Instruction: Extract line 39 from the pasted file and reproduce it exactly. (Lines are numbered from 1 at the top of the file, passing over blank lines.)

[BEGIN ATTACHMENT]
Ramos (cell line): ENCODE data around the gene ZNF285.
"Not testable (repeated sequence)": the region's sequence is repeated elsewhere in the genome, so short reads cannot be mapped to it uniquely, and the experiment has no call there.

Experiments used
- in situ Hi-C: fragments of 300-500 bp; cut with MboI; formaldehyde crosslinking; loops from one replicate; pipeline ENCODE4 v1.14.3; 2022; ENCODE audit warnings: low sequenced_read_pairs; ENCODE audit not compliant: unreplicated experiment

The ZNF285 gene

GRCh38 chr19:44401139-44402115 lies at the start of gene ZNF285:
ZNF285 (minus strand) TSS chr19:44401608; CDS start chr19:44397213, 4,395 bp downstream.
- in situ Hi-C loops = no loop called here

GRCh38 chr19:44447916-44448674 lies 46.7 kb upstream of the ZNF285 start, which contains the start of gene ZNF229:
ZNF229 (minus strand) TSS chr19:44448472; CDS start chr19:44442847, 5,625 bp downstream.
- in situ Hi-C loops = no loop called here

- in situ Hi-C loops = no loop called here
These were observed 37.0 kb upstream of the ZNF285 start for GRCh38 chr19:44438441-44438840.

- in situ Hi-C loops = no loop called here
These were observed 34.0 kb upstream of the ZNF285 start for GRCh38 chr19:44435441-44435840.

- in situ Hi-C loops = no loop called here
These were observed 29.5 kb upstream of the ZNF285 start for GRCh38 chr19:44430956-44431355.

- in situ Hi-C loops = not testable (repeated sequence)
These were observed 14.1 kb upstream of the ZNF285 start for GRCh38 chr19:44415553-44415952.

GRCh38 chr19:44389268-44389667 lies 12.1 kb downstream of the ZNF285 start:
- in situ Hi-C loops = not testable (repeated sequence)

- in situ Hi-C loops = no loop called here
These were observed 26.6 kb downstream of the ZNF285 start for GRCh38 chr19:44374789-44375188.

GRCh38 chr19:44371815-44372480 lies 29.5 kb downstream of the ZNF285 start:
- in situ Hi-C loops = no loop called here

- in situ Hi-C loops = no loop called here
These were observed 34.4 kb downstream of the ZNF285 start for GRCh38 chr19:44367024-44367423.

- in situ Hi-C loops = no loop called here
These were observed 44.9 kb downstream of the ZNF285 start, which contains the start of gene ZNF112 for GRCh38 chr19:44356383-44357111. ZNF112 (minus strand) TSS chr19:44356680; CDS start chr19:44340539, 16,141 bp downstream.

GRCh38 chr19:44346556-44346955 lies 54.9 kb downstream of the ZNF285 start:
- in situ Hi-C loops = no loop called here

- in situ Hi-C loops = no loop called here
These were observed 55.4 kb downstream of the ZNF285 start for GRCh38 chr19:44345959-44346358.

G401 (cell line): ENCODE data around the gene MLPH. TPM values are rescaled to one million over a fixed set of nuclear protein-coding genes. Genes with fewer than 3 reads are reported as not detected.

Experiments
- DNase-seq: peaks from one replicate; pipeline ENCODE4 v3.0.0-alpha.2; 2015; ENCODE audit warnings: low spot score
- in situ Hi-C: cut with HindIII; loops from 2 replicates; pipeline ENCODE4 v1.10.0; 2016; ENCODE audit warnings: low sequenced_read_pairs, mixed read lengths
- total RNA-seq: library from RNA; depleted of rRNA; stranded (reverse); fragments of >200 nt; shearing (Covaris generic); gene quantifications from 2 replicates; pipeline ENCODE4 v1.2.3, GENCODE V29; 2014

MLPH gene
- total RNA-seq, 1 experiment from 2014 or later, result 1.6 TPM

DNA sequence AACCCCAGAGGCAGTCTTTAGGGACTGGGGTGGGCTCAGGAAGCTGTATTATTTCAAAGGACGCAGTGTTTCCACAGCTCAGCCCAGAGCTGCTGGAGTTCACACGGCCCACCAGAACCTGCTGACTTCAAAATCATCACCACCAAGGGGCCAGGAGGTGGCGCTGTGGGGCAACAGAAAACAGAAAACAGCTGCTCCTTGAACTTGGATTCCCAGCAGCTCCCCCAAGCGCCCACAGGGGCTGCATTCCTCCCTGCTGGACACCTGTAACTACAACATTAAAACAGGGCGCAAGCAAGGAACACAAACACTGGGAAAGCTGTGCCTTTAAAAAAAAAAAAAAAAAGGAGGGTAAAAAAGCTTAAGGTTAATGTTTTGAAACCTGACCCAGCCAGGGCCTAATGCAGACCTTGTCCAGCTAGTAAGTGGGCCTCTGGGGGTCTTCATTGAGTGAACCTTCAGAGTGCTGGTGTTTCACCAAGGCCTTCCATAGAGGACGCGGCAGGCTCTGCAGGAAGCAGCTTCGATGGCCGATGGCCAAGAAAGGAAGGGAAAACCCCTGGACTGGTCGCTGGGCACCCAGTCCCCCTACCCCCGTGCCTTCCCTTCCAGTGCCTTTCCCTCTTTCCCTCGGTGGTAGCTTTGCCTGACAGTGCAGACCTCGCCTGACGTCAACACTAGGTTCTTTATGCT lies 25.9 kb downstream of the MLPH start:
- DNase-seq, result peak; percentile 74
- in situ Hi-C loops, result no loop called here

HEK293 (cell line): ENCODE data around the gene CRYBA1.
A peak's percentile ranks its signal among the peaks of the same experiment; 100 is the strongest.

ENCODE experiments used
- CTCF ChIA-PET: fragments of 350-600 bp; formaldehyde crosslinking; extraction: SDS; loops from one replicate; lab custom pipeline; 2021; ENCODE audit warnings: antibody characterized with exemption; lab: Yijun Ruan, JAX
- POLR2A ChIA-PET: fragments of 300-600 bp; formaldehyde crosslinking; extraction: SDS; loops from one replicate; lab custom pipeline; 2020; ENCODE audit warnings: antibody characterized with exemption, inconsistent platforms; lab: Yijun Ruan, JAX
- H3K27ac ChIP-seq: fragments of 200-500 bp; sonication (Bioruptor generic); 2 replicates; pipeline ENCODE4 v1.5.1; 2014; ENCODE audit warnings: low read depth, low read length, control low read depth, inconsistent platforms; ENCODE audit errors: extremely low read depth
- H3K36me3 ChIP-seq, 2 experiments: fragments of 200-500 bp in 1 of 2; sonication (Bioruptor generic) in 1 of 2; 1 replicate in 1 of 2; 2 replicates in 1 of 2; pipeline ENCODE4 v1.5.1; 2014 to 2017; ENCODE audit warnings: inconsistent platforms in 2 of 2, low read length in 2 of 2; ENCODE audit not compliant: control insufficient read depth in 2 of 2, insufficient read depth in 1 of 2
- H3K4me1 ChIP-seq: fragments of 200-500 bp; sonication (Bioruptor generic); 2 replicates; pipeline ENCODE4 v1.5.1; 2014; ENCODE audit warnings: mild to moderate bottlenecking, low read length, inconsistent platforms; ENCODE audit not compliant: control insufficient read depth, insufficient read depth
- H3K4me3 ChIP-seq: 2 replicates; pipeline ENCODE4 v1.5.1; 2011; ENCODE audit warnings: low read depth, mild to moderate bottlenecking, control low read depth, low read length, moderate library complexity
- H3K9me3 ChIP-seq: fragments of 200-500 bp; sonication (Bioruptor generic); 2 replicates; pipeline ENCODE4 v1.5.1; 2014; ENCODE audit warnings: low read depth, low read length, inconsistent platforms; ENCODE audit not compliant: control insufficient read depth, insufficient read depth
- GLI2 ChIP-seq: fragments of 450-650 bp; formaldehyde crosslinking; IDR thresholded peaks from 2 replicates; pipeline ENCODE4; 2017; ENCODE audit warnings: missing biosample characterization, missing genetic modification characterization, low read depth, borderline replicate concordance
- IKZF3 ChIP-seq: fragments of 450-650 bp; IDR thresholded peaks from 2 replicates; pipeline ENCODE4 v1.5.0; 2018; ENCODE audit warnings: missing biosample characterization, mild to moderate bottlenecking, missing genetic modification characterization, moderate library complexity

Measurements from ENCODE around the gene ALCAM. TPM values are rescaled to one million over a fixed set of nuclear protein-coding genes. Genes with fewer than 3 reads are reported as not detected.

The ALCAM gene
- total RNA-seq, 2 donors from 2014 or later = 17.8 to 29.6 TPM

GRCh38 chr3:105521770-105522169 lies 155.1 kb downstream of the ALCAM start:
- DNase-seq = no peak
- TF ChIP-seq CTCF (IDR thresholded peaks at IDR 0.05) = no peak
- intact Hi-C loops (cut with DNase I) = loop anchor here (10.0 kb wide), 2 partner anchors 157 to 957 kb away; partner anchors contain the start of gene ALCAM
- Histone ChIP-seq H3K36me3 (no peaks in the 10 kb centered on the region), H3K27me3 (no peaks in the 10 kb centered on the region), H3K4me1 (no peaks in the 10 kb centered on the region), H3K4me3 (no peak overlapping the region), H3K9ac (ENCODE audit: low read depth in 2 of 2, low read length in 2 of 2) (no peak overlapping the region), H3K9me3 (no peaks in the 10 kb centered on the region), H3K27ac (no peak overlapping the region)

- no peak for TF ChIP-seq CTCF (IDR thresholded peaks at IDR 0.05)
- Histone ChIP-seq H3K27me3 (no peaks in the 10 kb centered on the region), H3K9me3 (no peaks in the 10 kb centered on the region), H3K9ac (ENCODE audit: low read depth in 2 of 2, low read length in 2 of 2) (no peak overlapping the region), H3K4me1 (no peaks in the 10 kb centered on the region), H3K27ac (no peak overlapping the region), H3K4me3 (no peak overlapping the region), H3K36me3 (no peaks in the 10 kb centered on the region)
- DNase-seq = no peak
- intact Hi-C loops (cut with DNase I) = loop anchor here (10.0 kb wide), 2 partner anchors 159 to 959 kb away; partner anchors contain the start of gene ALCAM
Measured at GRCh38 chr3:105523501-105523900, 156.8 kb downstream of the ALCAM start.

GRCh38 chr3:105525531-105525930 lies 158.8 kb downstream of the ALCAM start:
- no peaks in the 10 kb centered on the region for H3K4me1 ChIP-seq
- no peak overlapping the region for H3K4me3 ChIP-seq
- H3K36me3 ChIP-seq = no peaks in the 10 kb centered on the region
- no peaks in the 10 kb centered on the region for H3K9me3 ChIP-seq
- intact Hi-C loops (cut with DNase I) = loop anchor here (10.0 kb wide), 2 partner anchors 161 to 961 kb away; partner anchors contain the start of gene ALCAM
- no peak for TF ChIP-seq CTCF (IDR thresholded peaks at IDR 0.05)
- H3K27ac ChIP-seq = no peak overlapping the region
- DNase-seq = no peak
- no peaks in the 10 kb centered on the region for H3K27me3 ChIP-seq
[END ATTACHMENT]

MLPH gene